Catherine Poema Rios holds on to the Lyra trapeze with one hand as she swings over the ring at the Zoppe Family Circus at the corner of Avenida del Convento and Congress in the Mercado District, Saturday, January 12, 2019, Tucson, Ariz.

When Aimee Klein first saw Zoppé Family Circus several years ago in her hometown of Fargo, North Dakota, the show enchanted her. 

A performer herself, Klein asked Giovanni Zoppé, the circus director and starring clown Nino, if they could use another accordion player. 

Turns out they could. 

When Zoppé Family Circus opens in Tucson on Friday, Jan. 10, you'll see Klein in the center of the ring as her alter-ego Natasha Vodkavitch, the show's ringmaster. 

"It feels like home," she says of her debut as ringmaster. 

The circus is in town until Sunday, Jan. 26, and this year's show "La Nonna" showcases women-led acts in tribute to the ladies behind the circus, particularly a Zoppé matriarch who kept the circus alive in the 20s, 30s and 40s. 

"'La Nonna' is a celebration of the power, strength and beauty of our women," Giovanni Zoppé says, adding that the show is also about equality and working together.  

The old-world circus got its start more than 175 years ago when a young street performer and an equestrian ballerina fell in love and ran away to Venice, Italy, where they founded the Zoppé circus. The Zoppé Family Circus eventually made it to the United States and is still run by the family. 

Jorge Rosales, center, tent manager and performer, helps crew members attach the center pole to the top of the Zoppé Family Circus tent next to Mercado San Agustín, 100 S. Avenida Del Convento, in Tucson, Ariz. on January 8, 2020. The Zoppé Family Circus begins January 10th until January 26th.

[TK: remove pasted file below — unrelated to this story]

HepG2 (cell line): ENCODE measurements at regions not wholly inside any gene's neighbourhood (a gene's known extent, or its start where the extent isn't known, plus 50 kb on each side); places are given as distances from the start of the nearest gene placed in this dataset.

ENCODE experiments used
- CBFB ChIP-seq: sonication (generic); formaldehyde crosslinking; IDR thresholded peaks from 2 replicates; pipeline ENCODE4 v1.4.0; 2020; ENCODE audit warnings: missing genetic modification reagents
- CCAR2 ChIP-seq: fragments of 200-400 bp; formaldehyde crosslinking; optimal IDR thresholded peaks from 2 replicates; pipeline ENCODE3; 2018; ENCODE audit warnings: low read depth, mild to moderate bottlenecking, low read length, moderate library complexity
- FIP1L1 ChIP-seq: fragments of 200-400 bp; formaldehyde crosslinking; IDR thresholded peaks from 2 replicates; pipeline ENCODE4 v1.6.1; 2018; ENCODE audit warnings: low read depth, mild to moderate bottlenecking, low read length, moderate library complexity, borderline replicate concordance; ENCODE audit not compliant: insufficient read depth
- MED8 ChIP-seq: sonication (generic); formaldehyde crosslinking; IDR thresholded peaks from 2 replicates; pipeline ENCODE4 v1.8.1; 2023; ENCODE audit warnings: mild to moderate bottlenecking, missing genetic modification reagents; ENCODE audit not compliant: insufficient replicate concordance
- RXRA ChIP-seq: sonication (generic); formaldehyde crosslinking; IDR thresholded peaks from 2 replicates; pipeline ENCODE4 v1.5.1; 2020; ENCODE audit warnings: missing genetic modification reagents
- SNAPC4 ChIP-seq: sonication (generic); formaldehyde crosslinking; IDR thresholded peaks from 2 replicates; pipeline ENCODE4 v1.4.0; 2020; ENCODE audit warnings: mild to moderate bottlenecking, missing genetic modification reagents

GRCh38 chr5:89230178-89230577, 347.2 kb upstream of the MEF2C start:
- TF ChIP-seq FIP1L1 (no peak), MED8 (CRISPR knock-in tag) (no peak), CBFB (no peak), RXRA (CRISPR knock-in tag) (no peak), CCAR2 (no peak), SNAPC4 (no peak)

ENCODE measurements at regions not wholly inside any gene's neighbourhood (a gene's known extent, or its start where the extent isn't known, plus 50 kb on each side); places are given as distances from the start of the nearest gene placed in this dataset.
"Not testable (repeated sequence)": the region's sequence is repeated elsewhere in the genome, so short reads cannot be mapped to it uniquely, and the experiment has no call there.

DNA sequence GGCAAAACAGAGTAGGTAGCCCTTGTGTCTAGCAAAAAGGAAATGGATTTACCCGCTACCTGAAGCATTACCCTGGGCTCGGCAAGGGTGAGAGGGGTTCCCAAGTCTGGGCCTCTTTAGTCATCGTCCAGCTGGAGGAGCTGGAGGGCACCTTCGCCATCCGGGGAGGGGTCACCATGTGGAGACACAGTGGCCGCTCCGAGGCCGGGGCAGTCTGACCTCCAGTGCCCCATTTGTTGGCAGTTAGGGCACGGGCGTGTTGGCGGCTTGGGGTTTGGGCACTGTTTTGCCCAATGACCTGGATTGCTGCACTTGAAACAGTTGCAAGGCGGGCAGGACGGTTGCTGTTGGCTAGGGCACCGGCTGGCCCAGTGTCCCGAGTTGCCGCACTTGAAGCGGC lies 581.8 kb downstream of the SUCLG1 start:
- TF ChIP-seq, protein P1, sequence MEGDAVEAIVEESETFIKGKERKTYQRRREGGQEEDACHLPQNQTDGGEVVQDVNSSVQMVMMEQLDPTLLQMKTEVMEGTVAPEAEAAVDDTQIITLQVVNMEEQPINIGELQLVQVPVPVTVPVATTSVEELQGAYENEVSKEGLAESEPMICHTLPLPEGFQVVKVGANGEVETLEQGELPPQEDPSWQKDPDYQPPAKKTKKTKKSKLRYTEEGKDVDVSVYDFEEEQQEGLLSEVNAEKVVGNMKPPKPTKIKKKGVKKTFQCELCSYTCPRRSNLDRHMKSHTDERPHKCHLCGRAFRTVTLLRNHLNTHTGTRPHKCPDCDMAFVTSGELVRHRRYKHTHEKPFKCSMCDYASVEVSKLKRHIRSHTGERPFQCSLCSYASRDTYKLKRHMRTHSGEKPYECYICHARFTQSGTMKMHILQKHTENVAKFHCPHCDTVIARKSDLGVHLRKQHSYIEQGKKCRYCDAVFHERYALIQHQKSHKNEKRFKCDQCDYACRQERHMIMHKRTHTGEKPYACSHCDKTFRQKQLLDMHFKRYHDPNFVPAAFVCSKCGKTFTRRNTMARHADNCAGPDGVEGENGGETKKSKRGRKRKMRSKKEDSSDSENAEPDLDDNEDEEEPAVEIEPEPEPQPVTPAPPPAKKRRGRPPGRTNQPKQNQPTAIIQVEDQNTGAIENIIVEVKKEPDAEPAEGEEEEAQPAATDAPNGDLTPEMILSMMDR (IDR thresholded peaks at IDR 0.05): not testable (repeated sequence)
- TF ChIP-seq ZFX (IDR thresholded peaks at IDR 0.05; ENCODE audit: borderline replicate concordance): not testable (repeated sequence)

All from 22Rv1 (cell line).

Fittingly, Zoppé's teenage daughter Chiara Zoppé-Meyer helped her father develop the story of the "La Nonna" shows. Although she performs regularly, we won't catch her in Tucson. Chiara can only participate in shows that fall during school breaks. She says she has been in the ring since she could walk, but for this show she played a bigger role. 

"Me and Papa worked on the show of the power of women together," she writes in an email. "It feels great." 

Zoppé says that about 80 percent of the show's cast are women, from the tightwire walker to the all-ladies gaucho act.

Giovanni Zoppe, as Nino the clown, sprays the audience with popcorn as he works the crowd during a skit in a performance by the Zoppe Italian Family Circus, hosted by UA Presents, at Reid Park, Saturday, January 11, 2014, Tucson, Ariz.

"Frequently, I'll get asked by little girls after the show, 'Do you think I could do this some day?'" Klein says. "It's really exciting to see their eyes light up." 

Zoppé adds that rather than spotlighting individual acts, the performances in the show contribute to an overall story. You can expect comedy, clowns, jugglers, acrobats, flying trapeze acts, horses, dogs and more at this 500-seat, one-ring circus, he says. You will not see elephants at this show. 

"I hope the audience can be as enchanted as I was when I first saw Zoppé perform," Klein says. "I hope that our show can lift them up, and maybe for a moment they can forget about any problems they may have and just be part of the magic." 

If you go

What: Zoppé Family Circus

When: Various times Jan. 10-12, Jan. 16-19, Jan. 23-26

Where: Mercado District, 100 S. Avenida del Convento, at the corner of Avenida del Convento and Congress.

Cost: $30 for adult general seating, $20 kids 3-12 general seating. A family pack with four tickets costs $80; select one-hour kids shows are $10.

More info: Go here for times and tickets

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